There is a delicious sense of solidity to the poetry in Angela Cleland’s And in Here, the Menagerie. Words slot into their allotted spaces with satisfying clunks that continue to resound long after you put down this debut collection.
Angela has a background in performance poetry, and this experience is evident in her work that just aches to be read aloud, preferably in a seductive Scottish accent. She is adept at conjuring up entire worlds for us to explore, often hurrying us along so we catch glimpses of scenes we crave to see more of.
Meanings fold into themselves so that you have to peel them back, layer after layer – each one revealing some tingling idea. The words are alive, eager, vivacious, prompting countless metaphors: this collection is an “afternoon of ludicrous sunshine”, electricity pinballing “off a silver plate moon”, “crisp empty skies” and “shreds of winter light”, adrenalin that “floods the pulsing streets”, to borrow but a few of Angela’s descriptions.
One after another metaphors rise to the surface, nurtured by Angela’s rich imagery where commonplace objects become opalescent, glowing with light.
Amid the sunken treasures, a lover hangs from wrist like an expensive wristwatch, a cat transforms into a dog, a conversation careens along through a maze, tripping us with slivers of light and shade enhanced by Angela’s daring experiments with shape.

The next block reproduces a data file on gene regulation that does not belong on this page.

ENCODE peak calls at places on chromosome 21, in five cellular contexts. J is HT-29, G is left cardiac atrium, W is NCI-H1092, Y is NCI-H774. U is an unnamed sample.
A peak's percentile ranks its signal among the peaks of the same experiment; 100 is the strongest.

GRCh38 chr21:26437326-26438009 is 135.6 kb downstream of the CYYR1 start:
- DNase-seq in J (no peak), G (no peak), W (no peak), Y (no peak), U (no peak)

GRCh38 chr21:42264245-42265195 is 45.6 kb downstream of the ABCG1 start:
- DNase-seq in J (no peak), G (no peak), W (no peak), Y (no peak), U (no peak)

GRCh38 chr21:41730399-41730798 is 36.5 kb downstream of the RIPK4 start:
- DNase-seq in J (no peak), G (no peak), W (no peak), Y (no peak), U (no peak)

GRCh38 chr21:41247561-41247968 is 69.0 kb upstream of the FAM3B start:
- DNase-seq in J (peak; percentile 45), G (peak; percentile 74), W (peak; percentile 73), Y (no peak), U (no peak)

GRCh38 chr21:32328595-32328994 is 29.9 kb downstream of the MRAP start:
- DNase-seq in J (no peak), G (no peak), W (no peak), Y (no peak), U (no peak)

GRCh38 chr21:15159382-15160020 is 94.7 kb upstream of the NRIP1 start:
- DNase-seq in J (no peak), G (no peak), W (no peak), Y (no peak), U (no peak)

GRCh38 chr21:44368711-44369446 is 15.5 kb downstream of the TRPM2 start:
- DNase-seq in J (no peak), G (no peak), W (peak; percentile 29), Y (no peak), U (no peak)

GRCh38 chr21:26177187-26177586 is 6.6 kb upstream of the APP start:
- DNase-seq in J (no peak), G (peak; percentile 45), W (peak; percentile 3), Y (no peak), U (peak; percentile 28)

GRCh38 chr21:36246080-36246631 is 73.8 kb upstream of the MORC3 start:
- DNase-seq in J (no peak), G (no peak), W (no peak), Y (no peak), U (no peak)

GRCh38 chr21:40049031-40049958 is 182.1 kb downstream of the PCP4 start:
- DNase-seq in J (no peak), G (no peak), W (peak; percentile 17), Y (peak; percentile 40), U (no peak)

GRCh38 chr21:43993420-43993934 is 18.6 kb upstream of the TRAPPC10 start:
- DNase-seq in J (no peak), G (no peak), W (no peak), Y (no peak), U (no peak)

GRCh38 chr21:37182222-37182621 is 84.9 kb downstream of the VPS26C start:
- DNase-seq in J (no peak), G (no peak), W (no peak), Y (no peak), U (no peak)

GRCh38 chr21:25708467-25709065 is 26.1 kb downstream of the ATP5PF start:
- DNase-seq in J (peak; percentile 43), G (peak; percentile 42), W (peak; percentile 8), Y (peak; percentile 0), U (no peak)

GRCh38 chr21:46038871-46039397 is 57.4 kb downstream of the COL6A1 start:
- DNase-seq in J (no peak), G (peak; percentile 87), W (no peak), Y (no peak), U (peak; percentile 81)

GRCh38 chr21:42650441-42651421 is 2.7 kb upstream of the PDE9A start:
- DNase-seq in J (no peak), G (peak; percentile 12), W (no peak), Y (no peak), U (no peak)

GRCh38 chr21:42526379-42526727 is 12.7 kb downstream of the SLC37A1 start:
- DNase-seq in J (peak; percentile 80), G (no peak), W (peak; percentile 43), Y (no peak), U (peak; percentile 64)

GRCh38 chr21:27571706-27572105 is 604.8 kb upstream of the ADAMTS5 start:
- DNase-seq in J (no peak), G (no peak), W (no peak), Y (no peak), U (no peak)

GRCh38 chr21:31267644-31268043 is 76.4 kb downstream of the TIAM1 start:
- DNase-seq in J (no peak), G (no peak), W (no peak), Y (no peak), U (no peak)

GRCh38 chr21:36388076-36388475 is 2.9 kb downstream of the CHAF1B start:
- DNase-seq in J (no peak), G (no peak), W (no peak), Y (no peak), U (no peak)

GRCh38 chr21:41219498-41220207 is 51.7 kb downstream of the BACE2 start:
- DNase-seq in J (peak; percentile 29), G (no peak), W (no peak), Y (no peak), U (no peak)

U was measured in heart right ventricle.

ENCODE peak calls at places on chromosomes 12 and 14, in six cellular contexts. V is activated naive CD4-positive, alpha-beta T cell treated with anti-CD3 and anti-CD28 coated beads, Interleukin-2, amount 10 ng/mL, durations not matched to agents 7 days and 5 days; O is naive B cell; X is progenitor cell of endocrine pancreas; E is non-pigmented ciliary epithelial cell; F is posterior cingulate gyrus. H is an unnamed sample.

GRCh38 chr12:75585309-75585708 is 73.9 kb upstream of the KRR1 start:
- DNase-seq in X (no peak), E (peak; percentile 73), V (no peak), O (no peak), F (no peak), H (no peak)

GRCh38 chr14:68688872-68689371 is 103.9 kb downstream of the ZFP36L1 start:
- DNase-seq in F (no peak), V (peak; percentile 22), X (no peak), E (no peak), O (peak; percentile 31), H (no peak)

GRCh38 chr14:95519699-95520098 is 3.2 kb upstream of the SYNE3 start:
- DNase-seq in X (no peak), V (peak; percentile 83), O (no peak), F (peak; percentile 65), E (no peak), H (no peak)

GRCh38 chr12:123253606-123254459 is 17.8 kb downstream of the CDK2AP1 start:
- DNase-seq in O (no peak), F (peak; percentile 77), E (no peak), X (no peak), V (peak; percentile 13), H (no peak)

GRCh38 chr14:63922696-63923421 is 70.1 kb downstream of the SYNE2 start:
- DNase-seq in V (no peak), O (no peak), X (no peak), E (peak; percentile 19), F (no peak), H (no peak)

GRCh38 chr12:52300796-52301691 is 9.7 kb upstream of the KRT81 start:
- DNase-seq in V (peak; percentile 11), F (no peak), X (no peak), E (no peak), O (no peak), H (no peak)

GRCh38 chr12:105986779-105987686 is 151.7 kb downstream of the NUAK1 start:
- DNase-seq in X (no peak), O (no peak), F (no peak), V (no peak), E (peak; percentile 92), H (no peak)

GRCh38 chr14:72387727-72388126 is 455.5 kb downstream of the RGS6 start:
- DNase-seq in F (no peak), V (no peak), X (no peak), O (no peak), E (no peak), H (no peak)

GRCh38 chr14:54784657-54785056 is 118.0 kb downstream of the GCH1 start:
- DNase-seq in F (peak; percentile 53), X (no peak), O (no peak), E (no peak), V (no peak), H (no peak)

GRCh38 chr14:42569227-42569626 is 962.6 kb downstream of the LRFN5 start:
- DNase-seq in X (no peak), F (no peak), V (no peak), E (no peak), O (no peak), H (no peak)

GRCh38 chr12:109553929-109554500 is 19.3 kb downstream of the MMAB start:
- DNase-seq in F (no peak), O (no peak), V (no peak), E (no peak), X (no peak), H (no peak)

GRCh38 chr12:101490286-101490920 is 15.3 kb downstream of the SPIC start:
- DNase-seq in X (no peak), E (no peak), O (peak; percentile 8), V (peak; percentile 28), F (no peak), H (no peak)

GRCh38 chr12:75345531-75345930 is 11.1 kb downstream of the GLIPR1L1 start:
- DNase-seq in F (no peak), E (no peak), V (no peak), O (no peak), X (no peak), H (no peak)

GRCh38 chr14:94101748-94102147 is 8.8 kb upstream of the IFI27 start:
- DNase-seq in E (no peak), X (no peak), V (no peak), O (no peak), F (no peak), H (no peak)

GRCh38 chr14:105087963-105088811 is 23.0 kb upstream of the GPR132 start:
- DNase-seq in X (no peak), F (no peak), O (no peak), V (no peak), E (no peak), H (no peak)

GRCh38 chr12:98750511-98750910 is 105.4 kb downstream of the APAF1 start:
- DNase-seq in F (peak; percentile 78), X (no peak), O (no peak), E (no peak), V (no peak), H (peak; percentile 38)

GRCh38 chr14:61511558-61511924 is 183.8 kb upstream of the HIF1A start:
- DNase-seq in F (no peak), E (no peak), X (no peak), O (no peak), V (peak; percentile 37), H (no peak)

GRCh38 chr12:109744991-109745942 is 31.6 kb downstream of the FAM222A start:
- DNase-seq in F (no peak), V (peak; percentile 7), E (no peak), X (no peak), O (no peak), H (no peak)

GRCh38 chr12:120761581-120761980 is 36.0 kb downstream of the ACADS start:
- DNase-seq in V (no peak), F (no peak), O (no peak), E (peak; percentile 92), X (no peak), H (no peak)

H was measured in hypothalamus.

The poems have a visual, tactile quality, engaging all our sense until it seems that if you were to lift the pages to your mouth and nose you would taste and smell the words.
We look in on moments of utmost intimacy – the terror of a panic attack in WILD HORSES, the dread of a person counting down minutes as their loved one fails to appear in Peeling, the thrill of a women looked at in a certain way in Electricity – and soak up the sweeping impressions of the countless residents of the UK capital in Pieces of London – with seven truly evocative stanza, one for each day of the week.
Angela is also a shapeshifter – male, female, superhero, household pet, a perfect piece of fruit, even, on one occasion, a sea-smooth pebble. Yet throughout each metamorphosis Angela’s voice remains true, constant, recognisable as she captures the most intangible, fleeting emotions and holds them up for us to examine.
This is a fresh new voice for whom the whole world is a potential poem, and we hope to have the opportunity to explore it with her.